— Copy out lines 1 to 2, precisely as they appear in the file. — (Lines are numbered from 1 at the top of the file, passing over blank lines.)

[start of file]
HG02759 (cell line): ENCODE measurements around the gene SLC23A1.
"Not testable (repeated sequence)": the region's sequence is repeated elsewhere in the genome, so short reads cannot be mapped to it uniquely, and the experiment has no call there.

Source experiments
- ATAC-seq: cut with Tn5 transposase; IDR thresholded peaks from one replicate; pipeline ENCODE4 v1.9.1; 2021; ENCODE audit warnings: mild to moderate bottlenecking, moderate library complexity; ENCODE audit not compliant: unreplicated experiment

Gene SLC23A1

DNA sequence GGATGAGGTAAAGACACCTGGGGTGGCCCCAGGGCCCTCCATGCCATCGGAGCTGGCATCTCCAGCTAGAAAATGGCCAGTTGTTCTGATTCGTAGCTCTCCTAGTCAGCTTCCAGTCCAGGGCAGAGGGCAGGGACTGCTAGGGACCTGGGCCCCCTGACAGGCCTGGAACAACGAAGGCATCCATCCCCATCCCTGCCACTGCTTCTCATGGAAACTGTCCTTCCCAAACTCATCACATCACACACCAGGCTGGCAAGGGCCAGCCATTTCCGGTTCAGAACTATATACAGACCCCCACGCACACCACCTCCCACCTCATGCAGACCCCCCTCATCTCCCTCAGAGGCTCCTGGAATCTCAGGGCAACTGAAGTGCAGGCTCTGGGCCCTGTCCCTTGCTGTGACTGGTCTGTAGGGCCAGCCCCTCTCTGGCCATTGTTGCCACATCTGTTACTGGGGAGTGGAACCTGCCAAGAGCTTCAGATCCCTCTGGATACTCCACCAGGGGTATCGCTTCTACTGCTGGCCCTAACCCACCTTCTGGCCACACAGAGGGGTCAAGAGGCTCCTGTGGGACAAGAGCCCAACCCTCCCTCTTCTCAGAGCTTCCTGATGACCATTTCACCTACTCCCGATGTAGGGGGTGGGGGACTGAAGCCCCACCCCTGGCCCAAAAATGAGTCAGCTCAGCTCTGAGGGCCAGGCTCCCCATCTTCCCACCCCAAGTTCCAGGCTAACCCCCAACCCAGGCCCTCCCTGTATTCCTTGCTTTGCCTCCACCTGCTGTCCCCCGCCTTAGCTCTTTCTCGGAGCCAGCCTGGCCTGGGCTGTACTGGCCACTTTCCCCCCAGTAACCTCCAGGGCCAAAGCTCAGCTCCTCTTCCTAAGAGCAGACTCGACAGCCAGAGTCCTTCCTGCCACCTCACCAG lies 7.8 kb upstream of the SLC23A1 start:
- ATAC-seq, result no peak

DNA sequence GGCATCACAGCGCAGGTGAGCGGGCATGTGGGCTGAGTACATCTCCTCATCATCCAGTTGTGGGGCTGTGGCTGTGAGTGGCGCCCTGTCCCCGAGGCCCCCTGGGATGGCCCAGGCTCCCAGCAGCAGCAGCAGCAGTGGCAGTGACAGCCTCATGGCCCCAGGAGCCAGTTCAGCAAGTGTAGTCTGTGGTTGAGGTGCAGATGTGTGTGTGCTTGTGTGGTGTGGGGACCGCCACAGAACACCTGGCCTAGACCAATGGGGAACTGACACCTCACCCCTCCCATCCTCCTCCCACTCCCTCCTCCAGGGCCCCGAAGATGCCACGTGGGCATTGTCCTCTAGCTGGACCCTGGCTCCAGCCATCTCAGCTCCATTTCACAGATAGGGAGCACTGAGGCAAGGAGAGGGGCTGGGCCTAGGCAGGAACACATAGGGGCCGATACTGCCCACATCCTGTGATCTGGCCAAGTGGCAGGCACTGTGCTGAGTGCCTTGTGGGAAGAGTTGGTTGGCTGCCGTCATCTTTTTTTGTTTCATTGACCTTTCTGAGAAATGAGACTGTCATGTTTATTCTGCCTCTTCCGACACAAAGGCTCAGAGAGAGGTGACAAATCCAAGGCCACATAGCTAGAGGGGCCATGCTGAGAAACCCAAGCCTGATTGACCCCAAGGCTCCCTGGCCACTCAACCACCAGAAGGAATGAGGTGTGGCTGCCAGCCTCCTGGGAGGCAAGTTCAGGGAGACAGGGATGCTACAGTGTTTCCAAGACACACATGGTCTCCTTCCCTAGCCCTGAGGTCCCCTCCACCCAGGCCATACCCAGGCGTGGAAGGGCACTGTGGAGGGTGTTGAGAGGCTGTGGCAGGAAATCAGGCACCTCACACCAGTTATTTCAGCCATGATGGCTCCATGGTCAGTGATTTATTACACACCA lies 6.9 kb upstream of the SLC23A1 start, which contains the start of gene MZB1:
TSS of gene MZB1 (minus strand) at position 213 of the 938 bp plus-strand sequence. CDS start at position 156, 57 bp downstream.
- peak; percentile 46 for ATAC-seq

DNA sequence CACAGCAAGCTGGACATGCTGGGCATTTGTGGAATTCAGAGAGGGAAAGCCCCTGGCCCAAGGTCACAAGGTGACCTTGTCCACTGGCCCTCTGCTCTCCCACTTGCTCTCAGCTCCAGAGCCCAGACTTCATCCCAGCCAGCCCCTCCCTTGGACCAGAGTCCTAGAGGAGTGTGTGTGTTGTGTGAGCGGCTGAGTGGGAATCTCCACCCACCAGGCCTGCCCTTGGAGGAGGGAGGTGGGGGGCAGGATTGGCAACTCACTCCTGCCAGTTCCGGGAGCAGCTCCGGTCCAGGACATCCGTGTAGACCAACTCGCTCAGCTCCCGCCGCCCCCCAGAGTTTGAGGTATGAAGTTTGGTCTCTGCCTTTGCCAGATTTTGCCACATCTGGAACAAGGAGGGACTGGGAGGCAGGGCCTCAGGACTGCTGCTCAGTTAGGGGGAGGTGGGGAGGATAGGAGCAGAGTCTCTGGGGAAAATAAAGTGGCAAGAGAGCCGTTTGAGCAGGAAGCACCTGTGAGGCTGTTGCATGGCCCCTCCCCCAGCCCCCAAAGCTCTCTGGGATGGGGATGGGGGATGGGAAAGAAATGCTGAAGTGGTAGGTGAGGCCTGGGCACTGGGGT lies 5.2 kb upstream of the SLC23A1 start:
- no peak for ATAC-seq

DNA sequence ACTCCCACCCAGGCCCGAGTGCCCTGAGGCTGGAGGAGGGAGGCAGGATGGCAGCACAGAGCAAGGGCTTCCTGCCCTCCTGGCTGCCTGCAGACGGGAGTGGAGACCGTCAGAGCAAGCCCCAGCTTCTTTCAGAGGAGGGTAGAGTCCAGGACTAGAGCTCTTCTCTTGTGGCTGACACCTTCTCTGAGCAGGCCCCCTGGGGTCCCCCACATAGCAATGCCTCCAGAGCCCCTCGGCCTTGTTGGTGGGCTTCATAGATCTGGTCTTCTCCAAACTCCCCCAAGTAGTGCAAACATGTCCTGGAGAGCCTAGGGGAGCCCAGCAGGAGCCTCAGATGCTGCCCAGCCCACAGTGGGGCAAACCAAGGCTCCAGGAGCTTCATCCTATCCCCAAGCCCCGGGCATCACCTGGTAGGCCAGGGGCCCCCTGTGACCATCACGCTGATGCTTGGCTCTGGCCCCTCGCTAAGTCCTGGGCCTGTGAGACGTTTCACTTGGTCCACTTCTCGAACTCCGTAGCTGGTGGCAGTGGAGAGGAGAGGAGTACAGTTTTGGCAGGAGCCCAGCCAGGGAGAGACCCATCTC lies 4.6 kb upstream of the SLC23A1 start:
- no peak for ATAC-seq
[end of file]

HG02759 (cell line): ENCODE measurements around the gene SLC23A1.
"Not testable (repeated sequence)": the region's sequence is repeated elsewhere in the genome, so short reads cannot be mapped to it uniquely, and the experiment has no call there.